This module provides descriptive notes and images that can support teaching and learning about ethnobotany and landscape ethnoecology, or the integrative study of human-resource relationships. The photos and graphics are mostly derived from field study and research at Mt. Kasigau, Kenya (1999-2015) as a case example. I openly make them available through the OER site for educational purposes. The resources attached to the module include:I. Ethnobotany- descriptive notes and images (ethnobotany_notes_oer) and a powerpoint presentation (ethno_div_oer);II. Landscape Ethnoecology- descriptive notes and images (landscape_ethnoecology_oer) and a powerpoint presentation (landscape_ethno_oer);III. Participatory Inquiry in Ethnobotany and Landscape Ethnoecology- descriptive notes and images (ethno_participatory_oer) and a powerpoint presentation (ethno_process_outcome_oer);IV. Collaborative Field Guide to Woody Plants and their Uses at Mt. Kasigau, Kenya (kasigauplantbook_may2013.pdf)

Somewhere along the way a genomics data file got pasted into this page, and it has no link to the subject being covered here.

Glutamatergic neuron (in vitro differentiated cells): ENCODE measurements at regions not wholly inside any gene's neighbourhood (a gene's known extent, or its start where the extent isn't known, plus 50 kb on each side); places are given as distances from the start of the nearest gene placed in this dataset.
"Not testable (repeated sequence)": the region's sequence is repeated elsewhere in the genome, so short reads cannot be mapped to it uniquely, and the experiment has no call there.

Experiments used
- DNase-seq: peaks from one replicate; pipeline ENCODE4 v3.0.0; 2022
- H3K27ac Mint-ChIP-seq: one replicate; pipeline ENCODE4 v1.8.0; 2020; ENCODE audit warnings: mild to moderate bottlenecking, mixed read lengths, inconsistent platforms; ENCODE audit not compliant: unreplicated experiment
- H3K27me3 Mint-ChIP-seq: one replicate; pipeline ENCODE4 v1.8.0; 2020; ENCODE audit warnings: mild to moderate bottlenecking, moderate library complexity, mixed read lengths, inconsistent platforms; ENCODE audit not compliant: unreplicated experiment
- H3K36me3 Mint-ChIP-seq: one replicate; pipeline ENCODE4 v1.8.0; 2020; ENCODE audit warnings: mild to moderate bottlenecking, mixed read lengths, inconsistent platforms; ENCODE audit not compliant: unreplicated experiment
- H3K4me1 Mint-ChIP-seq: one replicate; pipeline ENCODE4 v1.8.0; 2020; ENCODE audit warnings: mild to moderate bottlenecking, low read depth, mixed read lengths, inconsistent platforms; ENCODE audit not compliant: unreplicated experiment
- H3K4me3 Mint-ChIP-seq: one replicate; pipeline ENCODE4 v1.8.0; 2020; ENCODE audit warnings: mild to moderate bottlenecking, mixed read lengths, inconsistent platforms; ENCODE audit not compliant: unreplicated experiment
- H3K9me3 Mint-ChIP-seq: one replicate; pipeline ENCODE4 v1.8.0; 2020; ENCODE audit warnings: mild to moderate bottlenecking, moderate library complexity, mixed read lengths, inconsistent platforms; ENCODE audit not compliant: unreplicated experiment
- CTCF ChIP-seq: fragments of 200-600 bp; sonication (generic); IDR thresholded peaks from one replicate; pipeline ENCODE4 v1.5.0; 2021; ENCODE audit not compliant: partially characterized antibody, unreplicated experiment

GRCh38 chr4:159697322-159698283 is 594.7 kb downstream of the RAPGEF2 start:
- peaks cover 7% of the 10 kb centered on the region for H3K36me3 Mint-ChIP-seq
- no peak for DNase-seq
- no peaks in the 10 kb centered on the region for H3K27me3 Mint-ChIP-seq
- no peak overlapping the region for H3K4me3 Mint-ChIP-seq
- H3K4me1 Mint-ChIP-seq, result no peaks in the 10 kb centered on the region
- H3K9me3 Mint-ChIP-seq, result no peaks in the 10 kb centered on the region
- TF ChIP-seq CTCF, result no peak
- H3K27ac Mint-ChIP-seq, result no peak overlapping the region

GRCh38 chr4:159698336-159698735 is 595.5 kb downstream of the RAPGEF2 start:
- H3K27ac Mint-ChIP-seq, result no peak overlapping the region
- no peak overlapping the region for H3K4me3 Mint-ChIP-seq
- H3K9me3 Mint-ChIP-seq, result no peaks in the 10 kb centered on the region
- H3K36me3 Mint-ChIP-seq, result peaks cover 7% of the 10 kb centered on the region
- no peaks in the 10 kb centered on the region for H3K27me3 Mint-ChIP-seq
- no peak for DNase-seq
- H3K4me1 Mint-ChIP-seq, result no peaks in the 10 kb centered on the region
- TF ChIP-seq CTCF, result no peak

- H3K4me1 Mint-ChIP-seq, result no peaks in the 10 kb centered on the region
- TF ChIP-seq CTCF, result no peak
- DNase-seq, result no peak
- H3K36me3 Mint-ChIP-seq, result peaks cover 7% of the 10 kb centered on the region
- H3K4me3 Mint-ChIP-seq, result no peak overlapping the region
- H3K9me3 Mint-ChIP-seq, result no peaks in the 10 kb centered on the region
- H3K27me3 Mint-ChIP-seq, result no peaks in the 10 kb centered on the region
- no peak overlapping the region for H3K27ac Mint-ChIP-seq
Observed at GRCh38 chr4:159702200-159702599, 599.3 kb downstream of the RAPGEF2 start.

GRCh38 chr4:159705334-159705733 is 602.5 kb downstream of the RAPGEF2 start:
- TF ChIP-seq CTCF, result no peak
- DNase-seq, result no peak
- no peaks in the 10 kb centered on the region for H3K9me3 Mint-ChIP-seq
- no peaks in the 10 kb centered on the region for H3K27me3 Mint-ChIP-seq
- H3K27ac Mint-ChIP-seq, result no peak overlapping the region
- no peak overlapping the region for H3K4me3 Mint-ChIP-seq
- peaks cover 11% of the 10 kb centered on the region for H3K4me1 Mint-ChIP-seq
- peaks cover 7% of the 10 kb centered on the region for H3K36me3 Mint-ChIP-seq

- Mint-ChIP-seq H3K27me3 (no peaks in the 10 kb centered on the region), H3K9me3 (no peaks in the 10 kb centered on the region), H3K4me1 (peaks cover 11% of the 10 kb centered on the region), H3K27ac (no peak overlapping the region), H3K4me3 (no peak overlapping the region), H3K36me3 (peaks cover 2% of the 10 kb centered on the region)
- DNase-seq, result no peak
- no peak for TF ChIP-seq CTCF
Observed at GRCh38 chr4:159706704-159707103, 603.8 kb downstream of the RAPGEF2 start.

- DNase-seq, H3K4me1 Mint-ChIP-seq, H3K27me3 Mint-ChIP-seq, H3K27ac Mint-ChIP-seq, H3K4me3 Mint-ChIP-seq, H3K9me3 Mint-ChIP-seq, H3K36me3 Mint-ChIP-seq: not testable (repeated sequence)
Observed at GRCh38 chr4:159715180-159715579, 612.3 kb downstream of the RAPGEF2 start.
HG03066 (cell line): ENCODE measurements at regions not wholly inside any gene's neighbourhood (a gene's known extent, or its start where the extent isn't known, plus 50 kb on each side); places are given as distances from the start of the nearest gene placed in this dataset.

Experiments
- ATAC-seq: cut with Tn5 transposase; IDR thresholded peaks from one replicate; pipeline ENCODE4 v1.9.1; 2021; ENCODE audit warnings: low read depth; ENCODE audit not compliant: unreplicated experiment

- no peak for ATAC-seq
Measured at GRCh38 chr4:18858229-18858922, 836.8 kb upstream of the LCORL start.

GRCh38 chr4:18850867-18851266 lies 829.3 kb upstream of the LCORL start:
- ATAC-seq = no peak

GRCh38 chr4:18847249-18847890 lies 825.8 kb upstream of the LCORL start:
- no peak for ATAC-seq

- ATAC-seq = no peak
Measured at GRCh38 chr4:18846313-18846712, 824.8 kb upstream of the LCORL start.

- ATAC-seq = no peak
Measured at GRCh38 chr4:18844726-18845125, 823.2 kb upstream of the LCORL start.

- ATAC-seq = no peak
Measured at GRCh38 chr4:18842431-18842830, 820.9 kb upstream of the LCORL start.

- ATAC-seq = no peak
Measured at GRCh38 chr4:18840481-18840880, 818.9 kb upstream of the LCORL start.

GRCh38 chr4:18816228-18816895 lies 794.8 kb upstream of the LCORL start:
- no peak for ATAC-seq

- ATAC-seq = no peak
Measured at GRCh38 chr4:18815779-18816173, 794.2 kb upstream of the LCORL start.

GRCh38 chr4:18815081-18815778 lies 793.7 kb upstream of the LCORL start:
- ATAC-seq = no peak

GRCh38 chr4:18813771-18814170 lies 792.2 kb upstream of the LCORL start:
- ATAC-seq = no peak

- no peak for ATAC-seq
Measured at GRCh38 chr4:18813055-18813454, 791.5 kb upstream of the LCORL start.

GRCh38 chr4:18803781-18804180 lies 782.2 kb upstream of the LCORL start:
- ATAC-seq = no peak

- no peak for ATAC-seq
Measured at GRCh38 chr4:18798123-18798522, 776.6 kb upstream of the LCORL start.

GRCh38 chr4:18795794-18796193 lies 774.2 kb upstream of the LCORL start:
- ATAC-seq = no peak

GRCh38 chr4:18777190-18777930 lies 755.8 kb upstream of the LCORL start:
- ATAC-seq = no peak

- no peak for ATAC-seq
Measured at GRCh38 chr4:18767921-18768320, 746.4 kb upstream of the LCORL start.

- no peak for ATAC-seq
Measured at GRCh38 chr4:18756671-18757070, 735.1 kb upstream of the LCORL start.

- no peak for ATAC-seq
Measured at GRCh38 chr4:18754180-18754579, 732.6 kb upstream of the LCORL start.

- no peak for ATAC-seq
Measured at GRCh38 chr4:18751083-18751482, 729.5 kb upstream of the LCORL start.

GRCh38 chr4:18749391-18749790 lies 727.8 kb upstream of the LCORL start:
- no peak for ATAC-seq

This inquiry leads students through an investigation of European colonization of North America and how it impacted the Native Americans. Resource created by Angie Hilbert, Banner County School, as part of the Nebraska ESUCC Social Studies Special Projects 2023 - Inquiry Design Model (IDM).
The Center for European Studies at UNC-CH is proud to present the Teaching the EU Toolkits. CES has a 20-year history of providing outreach materials and professional development on contemporary Europe. During this time, we have discovered that although there is much interest in teaching Europe, most resources are historic in nature, and do not allow students to fully grasp the rich cultures, languages, people, and politics of today’s Europe, Europeans, and the European Union. This project was generously funded by a Getting to Know Europe grant from the Delegation of the European Union to the US in Washington, DC.
This information sheet addresses the following information:
What is the European Union?
What do Europeans have in common?
How has the European Union developed? What does the EU do today?
This online lesson provides perspectives from Native American community members and their supporters, images, news footage, an interactive timeline, and other sources about an important campaign to secure the treaty rights and sovereignty of Native Nations of the Pacific Northwest. Scroll to begin an exploration of the actions Native Nations took to address injustices.